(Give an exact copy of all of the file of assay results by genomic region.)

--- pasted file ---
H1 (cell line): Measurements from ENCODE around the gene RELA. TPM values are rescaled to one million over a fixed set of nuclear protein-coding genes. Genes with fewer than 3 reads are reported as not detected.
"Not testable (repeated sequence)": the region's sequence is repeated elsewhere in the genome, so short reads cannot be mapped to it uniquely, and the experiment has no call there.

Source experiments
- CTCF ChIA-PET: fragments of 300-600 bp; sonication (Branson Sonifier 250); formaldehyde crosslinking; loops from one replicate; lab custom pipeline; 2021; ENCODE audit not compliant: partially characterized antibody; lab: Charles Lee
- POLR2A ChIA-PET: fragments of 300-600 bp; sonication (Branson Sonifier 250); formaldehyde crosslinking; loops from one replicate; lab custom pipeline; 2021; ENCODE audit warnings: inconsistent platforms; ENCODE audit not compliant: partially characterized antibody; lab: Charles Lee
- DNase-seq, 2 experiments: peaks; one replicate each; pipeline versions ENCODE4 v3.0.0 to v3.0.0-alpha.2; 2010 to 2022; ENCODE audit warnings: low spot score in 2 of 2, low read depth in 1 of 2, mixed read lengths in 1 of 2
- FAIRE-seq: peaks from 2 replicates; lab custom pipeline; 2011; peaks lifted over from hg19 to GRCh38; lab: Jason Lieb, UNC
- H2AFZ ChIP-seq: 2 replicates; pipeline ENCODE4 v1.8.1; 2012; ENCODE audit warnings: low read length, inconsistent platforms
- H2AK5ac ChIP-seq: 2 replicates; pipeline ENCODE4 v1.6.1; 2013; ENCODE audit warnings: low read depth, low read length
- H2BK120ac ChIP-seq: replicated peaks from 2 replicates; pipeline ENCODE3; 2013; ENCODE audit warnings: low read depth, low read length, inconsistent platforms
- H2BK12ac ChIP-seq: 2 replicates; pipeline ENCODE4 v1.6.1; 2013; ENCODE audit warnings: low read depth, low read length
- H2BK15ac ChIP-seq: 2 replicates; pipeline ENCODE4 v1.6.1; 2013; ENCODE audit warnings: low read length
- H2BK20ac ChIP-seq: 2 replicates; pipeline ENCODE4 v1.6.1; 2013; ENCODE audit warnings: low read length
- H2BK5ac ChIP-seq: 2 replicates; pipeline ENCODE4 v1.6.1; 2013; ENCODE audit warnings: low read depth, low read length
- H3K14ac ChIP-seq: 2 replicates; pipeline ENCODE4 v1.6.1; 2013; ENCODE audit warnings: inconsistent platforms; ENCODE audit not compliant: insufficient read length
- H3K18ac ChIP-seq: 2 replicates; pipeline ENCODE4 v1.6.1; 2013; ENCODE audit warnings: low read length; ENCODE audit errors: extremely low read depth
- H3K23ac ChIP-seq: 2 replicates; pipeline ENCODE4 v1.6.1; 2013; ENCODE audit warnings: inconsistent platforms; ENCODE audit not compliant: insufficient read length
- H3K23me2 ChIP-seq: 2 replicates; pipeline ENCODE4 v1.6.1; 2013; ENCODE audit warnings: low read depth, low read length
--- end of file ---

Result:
H1 (cell line): Measurements from ENCODE around the gene RELA. TPM values are rescaled to one million over a fixed set of nuclear protein-coding genes. Genes with fewer than 3 reads are reported as not detected.
"Not testable (repeated sequence)": the region's sequence is repeated elsewhere in the genome, so short reads cannot be mapped to it uniquely, and the experiment has no call there.

Source experiments
- CTCF ChIA-PET: fragments of 300-600 bp; sonication (Branson Sonifier 250); formaldehyde crosslinking; loops from one replicate; lab custom pipeline; 2021; ENCODE audit not compliant: partially characterized antibody; lab: Charles Lee
- POLR2A ChIA-PET: fragments of 300-600 bp; sonication (Branson Sonifier 250); formaldehyde crosslinking; loops from one replicate; lab custom pipeline; 2021; ENCODE audit warnings: inconsistent platforms; ENCODE audit not compliant: partially characterized antibody; lab: Charles Lee
- DNase-seq, 2 experiments: peaks; one replicate each; pipeline versions ENCODE4 v3.0.0 to v3.0.0-alpha.2; 2010 to 2022; ENCODE audit warnings: low spot score in 2 of 2, low read depth in 1 of 2, mixed read lengths in 1 of 2
- FAIRE-seq: peaks from 2 replicates; lab custom pipeline; 2011; peaks lifted over from hg19 to GRCh38; lab: Jason Lieb, UNC
- H2AFZ ChIP-seq: 2 replicates; pipeline ENCODE4 v1.8.1; 2012; ENCODE audit warnings: low read length, inconsistent platforms
- H2AK5ac ChIP-seq: 2 replicates; pipeline ENCODE4 v1.6.1; 2013; ENCODE audit warnings: low read depth, low read length
- H2BK120ac ChIP-seq: replicated peaks from 2 replicates; pipeline ENCODE3; 2013; ENCODE audit warnings: low read depth, low read length, inconsistent platforms
- H2BK12ac ChIP-seq: 2 replicates; pipeline ENCODE4 v1.6.1; 2013; ENCODE audit warnings: low read depth, low read length
- H2BK15ac ChIP-seq: 2 replicates; pipeline ENCODE4 v1.6.1; 2013; ENCODE audit warnings: low read length
- H2BK20ac ChIP-seq: 2 replicates; pipeline ENCODE4 v1.6.1; 2013; ENCODE audit warnings: low read length
- H2BK5ac ChIP-seq: 2 replicates; pipeline ENCODE4 v1.6.1; 2013; ENCODE audit warnings: low read depth, low read length
- H3K14ac ChIP-seq: 2 replicates; pipeline ENCODE4 v1.6.1; 2013; ENCODE audit warnings: inconsistent platforms; ENCODE audit not compliant: insufficient read length
- H3K18ac ChIP-seq: 2 replicates; pipeline ENCODE4 v1.6.1; 2013; ENCODE audit warnings: low read length; ENCODE audit errors: extremely low read depth
- H3K23ac ChIP-seq: 2 replicates; pipeline ENCODE4 v1.6.1; 2013; ENCODE audit warnings: inconsistent platforms; ENCODE audit not compliant: insufficient read length
- H3K23me2 ChIP-seq: 2 replicates; pipeline ENCODE4 v1.6.1; 2013; ENCODE audit warnings: low read depth, low read length